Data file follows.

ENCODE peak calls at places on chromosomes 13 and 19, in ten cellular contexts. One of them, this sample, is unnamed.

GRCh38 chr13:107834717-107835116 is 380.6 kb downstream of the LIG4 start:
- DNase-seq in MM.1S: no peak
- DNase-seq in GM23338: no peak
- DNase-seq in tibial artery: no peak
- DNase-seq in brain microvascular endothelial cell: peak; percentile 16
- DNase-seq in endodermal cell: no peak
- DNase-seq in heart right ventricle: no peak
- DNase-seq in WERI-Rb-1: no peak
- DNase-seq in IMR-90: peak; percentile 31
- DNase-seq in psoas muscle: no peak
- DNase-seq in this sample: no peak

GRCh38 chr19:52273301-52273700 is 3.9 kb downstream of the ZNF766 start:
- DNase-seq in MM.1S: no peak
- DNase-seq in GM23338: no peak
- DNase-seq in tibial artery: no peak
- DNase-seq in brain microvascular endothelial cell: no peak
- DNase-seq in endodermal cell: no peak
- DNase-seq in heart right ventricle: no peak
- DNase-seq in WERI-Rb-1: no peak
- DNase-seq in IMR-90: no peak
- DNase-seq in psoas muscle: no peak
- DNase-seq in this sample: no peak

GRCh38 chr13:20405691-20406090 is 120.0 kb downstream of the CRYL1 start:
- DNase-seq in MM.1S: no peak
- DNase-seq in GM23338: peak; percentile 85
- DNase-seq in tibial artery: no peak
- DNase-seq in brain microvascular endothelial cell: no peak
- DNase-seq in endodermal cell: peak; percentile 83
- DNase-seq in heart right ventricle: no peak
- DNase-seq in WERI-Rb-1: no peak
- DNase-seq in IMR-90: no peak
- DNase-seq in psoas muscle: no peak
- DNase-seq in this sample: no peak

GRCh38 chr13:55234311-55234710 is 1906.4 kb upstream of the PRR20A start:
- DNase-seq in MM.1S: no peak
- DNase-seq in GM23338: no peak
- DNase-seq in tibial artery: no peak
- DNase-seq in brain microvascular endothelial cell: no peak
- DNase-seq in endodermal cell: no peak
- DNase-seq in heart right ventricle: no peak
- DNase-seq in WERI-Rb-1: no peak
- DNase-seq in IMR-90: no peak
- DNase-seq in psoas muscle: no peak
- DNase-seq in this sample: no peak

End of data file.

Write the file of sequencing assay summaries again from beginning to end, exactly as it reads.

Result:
ENCODE peak calls at places on chromosomes 13 and 19, in ten cellular contexts. One of them, this sample, is unnamed.

GRCh38 chr13:107834717-107835116 is 380.6 kb downstream of the LIG4 start:
- DNase-seq in MM.1S: no peak
- DNase-seq in GM23338: no peak
- DNase-seq in tibial artery: no peak
- DNase-seq in brain microvascular endothelial cell: peak; percentile 16
- DNase-seq in endodermal cell: no peak
- DNase-seq in heart right ventricle: no peak
- DNase-seq in WERI-Rb-1: no peak
- DNase-seq in IMR-90: peak; percentile 31
- DNase-seq in psoas muscle: no peak
- DNase-seq in this sample: no peak

GRCh38 chr19:52273301-52273700 is 3.9 kb downstream of the ZNF766 start:
- DNase-seq in MM.1S: no peak
- DNase-seq in GM23338: no peak
- DNase-seq in tibial artery: no peak
- DNase-seq in brain microvascular endothelial cell: no peak
- DNase-seq in endodermal cell: no peak
- DNase-seq in heart right ventricle: no peak
- DNase-seq in WERI-Rb-1: no peak
- DNase-seq in IMR-90: no peak
- DNase-seq in psoas muscle: no peak
- DNase-seq in this sample: no peak

GRCh38 chr13:20405691-20406090 is 120.0 kb downstream of the CRYL1 start:
- DNase-seq in MM.1S: no peak
- DNase-seq in GM23338: peak; percentile 85
- DNase-seq in tibial artery: no peak
- DNase-seq in brain microvascular endothelial cell: no peak
- DNase-seq in endodermal cell: peak; percentile 83
- DNase-seq in heart right ventricle: no peak
- DNase-seq in WERI-Rb-1: no peak
- DNase-seq in IMR-90: no peak
- DNase-seq in psoas muscle: no peak
- DNase-seq in this sample: no peak

GRCh38 chr13:55234311-55234710 is 1906.4 kb upstream of the PRR20A start:
- DNase-seq in MM.1S: no peak
- DNase-seq in GM23338: no peak
- DNase-seq in tibial artery: no peak
- DNase-seq in brain microvascular endothelial cell: no peak
- DNase-seq in endodermal cell: no peak
- DNase-seq in heart right ventricle: no peak
- DNase-seq in WERI-Rb-1: no peak
- DNase-seq in IMR-90: no peak
- DNase-seq in psoas muscle: no peak
- DNase-seq in this sample: no peak